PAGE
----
“Having started 10 different interview processes, I had to reduce down to the top 3. The companies offering a robust and defined interview process played a major part in my decision of who to continue with. To my surprise the best interview process was with a global Tech Business, and I start in a month!” – Senior Front-End Engineer.

If you want to talk more, I have plenty of case studies with specifics on how it’s done well in the market and am always happy and open to discuss.

interview process Charlie Sell – Group MD, Arrows Group

*Source: https://www.cityam.com/booming-uk-tech-sector-now-accounts-for-one-in-eight-jobs-and-theyre-much-better-paid/

If you are a frequent user of LinkedIn, you too will probably have noticed a significant volume of polls in your News Feed in recent months. These could easily be dismissed as irritating, attention-grabbing gimmicks. Having created a few polls myself recently, instead, I have been overwhelmed by the number of views and comments.

I am now re-thinking them as a useful addition to real-time business decision-making, giving extra support to choices around the rapidly changing future world of work.

The Strength of Your Network

LinkedIn Polls

This was the poll that kick-started it all. I asked my network how many days people would ideally like to work from home vs in the office. There were more than 3,500 votes from my followers ¬— this blew my mind!

This sort of information snapshot is important. As we navigate the new world of work, attracting and retaining staff is front of mind. With most of my LinkedIn network working in the tech sector, this is as close to polling a relevant population as I can get. It’s much more pertinent than a Google search of the same question.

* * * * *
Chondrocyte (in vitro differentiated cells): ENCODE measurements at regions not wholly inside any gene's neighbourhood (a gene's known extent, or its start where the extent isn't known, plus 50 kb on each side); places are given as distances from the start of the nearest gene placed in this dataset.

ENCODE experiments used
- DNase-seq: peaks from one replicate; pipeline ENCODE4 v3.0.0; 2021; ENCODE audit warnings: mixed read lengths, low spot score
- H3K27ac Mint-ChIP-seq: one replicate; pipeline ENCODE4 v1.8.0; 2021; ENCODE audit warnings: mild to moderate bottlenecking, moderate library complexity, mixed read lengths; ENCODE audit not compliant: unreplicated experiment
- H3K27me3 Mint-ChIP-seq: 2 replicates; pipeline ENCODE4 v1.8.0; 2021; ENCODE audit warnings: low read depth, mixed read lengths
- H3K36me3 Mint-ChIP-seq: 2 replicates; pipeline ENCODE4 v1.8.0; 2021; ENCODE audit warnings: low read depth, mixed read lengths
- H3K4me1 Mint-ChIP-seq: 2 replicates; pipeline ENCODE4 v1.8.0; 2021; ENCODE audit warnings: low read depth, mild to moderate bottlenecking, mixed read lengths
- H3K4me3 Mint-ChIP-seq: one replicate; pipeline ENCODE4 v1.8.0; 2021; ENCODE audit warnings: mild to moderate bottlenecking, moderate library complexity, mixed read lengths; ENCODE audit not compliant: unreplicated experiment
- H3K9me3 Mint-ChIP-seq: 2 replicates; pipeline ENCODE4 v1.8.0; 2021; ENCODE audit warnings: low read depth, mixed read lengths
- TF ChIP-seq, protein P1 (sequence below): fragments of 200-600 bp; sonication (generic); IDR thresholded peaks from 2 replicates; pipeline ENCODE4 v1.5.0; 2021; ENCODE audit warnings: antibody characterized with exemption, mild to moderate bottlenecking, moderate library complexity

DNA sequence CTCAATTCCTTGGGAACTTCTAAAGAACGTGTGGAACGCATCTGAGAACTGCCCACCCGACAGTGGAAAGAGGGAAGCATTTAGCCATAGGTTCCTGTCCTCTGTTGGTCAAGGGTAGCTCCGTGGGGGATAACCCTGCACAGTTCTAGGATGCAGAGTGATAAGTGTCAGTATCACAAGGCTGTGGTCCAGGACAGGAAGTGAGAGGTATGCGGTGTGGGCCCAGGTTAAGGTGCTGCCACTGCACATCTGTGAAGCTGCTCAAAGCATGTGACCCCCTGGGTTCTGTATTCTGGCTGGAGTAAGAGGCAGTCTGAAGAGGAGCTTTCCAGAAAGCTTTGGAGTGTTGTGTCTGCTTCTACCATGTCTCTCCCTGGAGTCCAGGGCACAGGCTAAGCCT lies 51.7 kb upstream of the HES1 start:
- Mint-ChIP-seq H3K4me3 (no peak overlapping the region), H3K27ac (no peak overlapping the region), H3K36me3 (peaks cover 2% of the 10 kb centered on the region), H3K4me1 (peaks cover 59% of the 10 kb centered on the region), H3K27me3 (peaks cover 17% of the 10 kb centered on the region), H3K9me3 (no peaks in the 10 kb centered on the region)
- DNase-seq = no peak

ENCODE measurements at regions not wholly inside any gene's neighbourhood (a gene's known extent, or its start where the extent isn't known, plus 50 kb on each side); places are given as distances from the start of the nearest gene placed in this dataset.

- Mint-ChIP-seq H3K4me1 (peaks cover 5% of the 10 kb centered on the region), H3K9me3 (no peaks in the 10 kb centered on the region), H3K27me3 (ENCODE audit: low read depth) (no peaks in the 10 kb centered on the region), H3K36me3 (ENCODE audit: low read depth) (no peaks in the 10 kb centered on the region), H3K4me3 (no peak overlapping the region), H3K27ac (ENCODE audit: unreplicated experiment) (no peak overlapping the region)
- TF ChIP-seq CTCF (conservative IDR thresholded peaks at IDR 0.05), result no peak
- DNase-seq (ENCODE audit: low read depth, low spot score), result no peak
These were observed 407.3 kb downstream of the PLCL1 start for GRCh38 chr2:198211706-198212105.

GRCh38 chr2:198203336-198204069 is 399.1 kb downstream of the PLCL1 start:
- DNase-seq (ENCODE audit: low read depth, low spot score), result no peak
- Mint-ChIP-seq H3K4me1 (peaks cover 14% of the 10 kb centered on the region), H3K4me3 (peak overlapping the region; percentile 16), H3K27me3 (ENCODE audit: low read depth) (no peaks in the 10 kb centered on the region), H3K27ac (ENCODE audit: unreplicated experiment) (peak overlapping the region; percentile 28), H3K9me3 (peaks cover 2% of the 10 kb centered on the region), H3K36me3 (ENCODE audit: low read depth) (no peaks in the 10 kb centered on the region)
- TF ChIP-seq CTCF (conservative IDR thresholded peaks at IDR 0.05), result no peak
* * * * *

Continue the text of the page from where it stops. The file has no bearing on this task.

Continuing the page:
Shaping Policy

I’m not suggesting LinkedIn polls should drive policy. They can be a helpful, quick dipstick. They can support an approach you’re already planning to take or spur further research. We also conduct anonymous internal staff surveys – polling everything, without causing death by poll.

Taking that first poll again as an example. It suggests the most desirable way of working right now is two to three days a week at home. This aligns with the approach we are looking at for Arrows Group. We’re asking people to come into the office two days a week, along with five flexi days a month. These flexi days are reserved for face-to-face client or team meetings outside of the normal working days.

The trick is not making it a hard rule. You can see from the results, 64% wanted a different working balance, from 1 to 5 days at home. In the comment section, several people said they would have ticked zero days at home if it was an option! We are trying to make it possible for people to choose what’s right for them. It’s not about a micro-management environment and success is not judged on physically being in an office. On the other hand, people need to be more accountable to fixed outputs when working from home, so you can judge results.

LinkedIn Polls

Facilitating new ways of working has also meant some important logistical changes. We are moving offices. We are changing from a location with 200 spaces to one with 100 spaces plus large events area for full-company occasions. We’ve invested in hot-desking, with people booking their space. Everyone’s moved onto laptops, lockers and ‘bring your own device’ with an app, instead of telephone landlines. A lot of this was done within a matter of weeks in March 2020, it’s now just about making it the new norm.

“The trick is not making it a hard rule … We are trying to make it possible for people to choose what’s right for them.”

Continual Listening

Polls, whether external or internal, only indicate what people are thinking right now, and we know this is a time of rapid change. In six months, the results could be different. There are also conflicting results to balance. Another poll I conducted, for example, suggested loneliness was an impact of working from home for a lot of people.

The most important thing we can do as a business is to keep listening, seeing how we can cater to the differing needs of our people and achieve our business goals.

Expect to see a few more polls from me in the future!

Charlie Sell Charlie Sell – Group MD, Arrows Group